Defund the Police? Some European Countries Say It Works for Them

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Finnish police van. Photo by Tomo Sumi via Flickr

Although President Donald Trump has dismissed calls for defunding police as “radical,” the approach has been adopted successfully by law enforcement agencies in several countries in Europe, reports the Thomson Reuters Foundation.

“Defunding the police doesn’t mean necessarily reducing the number of police, but reorienting what their purpose is and how they work with other agencies,” says policing expert Megan O’Neill.

In Sweden for example, crisis distress calls that were once largely handled by police, are now responded to by a mental health ambulance, staffed with two specialized psychiatry nurses and a mental paramedic.

Although some U.S. police departments have begun using Crisis Intervention Teams, involving teams of community health workers and police officers, it’s still not a widely accepted approach to a problem most experts say should not be handled as a public safety threat.

“In the U.S. about one in four of the people shot by police are those with mental health crises,” said Dennis Kenney, a former police officer and professor at John Jay College of Criminal Justice in New York.

One of the most radical changes to policing came in the country of Georgia, which “abolished its police force entirely and rebuilt a scaled-back version.”

By 2006, the country had one law enforcement agent for every 214 citizens, compared to one for every 78 citizens prior to the change.

As a result, carjacking and auto theft rates decreased almost entirely.

Finland’s “groundbreaking” policy, called Housing First, focuses on giving the homeless the support and housing they need to get off of the streets, O’Neill said.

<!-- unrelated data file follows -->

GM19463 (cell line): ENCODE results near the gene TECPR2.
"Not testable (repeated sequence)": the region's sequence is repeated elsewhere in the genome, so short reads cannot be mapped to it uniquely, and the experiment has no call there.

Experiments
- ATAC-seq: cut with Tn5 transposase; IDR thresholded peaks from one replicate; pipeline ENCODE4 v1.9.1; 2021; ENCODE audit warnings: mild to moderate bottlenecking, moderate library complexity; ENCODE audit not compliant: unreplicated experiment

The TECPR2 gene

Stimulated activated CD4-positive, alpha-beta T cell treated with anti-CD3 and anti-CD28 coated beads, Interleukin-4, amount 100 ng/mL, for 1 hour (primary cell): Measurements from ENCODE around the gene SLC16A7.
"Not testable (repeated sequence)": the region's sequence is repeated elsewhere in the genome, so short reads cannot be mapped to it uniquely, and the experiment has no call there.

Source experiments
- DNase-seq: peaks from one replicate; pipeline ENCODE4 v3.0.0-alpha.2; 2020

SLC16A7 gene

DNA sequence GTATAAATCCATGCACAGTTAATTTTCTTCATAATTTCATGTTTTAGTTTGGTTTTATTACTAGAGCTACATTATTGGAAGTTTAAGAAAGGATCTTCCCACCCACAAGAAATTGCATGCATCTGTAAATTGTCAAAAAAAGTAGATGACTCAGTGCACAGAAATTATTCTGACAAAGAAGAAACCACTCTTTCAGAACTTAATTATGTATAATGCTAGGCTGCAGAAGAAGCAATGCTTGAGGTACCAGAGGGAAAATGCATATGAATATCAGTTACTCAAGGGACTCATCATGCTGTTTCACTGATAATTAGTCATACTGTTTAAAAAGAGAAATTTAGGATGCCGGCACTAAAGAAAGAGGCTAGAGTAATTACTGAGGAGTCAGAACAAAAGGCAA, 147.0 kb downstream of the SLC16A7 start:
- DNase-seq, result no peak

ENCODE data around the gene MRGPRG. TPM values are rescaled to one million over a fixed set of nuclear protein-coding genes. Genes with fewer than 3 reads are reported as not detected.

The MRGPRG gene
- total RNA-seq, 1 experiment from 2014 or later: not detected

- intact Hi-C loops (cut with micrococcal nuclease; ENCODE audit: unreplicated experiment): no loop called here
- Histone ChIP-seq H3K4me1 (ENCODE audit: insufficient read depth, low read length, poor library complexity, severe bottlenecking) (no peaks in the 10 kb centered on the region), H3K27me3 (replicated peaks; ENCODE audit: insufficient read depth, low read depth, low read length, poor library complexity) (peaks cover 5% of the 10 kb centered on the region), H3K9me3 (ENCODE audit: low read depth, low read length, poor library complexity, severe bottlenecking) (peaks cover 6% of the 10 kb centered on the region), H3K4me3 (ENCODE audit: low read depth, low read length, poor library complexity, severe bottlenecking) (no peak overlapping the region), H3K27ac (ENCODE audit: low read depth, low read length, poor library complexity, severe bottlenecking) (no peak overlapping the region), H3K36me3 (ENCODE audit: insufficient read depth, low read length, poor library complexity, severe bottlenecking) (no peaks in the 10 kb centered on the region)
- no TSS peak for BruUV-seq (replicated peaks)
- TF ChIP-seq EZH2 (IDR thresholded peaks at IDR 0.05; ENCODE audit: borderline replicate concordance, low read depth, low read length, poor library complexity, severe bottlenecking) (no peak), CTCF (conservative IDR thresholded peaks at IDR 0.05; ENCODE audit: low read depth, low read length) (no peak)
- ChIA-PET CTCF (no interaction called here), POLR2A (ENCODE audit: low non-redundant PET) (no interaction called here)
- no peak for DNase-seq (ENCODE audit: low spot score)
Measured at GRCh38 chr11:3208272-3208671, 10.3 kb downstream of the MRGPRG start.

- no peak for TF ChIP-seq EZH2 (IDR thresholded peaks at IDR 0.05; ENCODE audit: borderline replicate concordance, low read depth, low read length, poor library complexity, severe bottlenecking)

“The idea there is if someone is drug-addicted or homeless or has a chaotic lifestyle that they’re given supportive housing first, and then given all the treatment they need.”

In the United Kingdom, a program of neighborhood policing that operated until 2010 helped to bring down long-term homelessness.

Police “community support officers” patrol on foot and do not make arrests, O’Neill said.

However, the program ended with when the Conservatives came to power in 2010 and cut funding to police by 20 percent over five years.

There are several fundamental differences between the policing in Europe and that of the U.S., including that the officers overseas are primarily unarmed.

“Experts say this means officers are more focused on de-escalating the situation using communications and minimal violence.”

In the U.S., it is more common for households to have firearms, so police do not want to take the chance of being the only unarmed party at the scene.

The widely varied structures of policing in the US make it difficult to reform the system in a uniform manner, says Kenney.

“The U.S. has 18,000 police departments, 90 percent of which have 10 or fewer officers,” he said. “This means any type of change in the way policing is done will have to be communicated to 18,000 different departments.”

O’Neill acknowledged that reorienting policing in ways similar to Europe would be “quite an undertaking because the U.S. is so vast and many Americans would object to police reform coming from centralized government.”

Read the full story here.

This summary was prepared by TCR News Intern Tayler Green.

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